Color blindness may be an inherited condition or may come from diseases which affect the optic nerve and the retina.
The acquired color blindness appears only in the affected eye and may be worse over time. Patients who have color blindness due to other diseases usually have problems in the separation of blue or yellow.
The inherited color blindness is more common. It affects both eyes and does not deteriorate over the years. The incidence of this type is 8% in men and 0.4% in women. This type is associated with X chromosome and in almost cases is transferred from mother to her son.
The color blindness may be partial and called dyschromatopsia (affects only certain colors) or full (all colors are affected). Complete color blindness is extremely rare. These patients usually have also other eye problems.
The photoreceptors called cones allow us to perceive colors.
These are located in the central region of the retina and contain three photosensitive pigments: the red, the green and the blue. Those who have color blindness problem have partial or complete lack in one or more of these three pigments.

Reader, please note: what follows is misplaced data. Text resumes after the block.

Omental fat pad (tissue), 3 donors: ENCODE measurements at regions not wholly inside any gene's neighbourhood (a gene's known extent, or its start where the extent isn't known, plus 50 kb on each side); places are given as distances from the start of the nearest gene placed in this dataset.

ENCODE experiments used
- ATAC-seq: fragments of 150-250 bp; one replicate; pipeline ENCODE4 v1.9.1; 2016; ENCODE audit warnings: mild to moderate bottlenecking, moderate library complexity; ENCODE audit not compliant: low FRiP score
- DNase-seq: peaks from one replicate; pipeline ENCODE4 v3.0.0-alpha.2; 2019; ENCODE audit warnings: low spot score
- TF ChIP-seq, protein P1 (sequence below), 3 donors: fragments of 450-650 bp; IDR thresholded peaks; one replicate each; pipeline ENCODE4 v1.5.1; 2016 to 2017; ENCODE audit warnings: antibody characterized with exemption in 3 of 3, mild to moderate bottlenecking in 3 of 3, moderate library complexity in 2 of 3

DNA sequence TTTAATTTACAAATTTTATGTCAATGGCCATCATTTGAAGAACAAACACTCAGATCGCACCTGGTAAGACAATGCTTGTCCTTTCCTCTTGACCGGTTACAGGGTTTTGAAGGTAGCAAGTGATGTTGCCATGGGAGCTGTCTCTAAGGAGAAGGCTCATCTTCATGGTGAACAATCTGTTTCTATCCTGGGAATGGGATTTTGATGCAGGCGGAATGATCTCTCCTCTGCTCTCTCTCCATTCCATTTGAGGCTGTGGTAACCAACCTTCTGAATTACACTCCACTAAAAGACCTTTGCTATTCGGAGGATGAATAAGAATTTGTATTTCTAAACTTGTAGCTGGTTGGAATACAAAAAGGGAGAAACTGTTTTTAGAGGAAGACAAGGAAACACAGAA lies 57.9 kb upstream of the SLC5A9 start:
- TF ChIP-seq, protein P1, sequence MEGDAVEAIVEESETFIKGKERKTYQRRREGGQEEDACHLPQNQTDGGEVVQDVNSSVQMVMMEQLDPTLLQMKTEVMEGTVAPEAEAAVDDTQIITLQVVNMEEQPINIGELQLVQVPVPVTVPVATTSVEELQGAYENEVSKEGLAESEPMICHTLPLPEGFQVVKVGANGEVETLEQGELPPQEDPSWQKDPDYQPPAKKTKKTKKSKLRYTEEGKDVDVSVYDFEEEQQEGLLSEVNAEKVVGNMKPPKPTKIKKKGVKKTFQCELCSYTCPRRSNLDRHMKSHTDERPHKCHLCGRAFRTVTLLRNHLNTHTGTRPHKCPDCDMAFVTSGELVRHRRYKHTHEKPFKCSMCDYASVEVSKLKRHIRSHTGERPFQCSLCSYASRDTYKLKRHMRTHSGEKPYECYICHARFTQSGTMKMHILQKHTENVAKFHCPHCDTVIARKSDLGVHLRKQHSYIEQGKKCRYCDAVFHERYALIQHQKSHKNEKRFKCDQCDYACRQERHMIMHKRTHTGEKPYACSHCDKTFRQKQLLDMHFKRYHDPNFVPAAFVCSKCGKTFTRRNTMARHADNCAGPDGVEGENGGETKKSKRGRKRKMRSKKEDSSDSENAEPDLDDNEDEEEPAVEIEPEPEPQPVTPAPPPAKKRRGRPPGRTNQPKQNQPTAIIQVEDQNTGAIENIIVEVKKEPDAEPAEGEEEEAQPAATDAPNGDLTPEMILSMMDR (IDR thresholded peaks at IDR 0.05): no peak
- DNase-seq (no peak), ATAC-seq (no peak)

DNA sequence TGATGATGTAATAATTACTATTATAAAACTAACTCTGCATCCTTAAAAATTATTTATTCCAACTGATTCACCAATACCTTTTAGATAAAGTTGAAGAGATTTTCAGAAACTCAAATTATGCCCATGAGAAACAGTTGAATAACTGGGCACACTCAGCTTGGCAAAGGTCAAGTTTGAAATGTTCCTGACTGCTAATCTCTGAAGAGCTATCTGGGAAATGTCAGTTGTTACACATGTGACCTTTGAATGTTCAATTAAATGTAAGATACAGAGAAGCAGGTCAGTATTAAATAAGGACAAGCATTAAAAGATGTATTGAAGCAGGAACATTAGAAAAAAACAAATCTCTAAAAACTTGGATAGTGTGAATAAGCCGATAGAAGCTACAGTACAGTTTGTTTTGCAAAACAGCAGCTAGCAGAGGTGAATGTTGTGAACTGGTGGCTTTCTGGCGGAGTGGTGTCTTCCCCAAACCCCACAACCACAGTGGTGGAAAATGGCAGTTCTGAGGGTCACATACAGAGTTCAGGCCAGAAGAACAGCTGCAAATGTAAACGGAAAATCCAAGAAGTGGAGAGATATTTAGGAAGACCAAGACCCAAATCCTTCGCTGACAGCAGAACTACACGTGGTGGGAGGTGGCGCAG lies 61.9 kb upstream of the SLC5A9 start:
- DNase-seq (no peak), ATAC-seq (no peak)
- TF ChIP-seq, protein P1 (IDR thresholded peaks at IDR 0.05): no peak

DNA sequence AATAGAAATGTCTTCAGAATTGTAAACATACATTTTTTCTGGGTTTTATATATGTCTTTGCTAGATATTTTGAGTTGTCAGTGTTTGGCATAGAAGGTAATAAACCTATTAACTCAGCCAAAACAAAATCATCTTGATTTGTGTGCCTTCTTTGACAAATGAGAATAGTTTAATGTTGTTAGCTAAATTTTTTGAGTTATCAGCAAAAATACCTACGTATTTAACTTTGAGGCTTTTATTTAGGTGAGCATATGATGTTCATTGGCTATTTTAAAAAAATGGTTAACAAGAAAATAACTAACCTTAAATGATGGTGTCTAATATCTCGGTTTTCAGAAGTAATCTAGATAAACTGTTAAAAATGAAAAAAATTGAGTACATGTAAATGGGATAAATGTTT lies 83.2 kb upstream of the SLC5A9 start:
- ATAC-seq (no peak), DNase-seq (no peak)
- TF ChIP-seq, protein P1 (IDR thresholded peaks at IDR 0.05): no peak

Patients who have normal color perception are also called trichromatic. On the other hand, patients who have dyschromatopsia and lack of a pigment are called anomalous trichromatic. A dyschromatic patient has absolute lack of cone pigment.
Color blindness symptoms
Color blindness symptoms depend on various factors, such as whether the problem is congenital or acquired, partial or total.
• Difficulty in recognizing red and green (most common case)
• Difficulty in recognizing blue and green (less common case)
The symptoms of more serious inherited problems of color blindness and of some types of the acquired condition may be:
• Objects may appear in different shades of gray (this appears in full color blindness and is very rare)
• Decreased visual acuity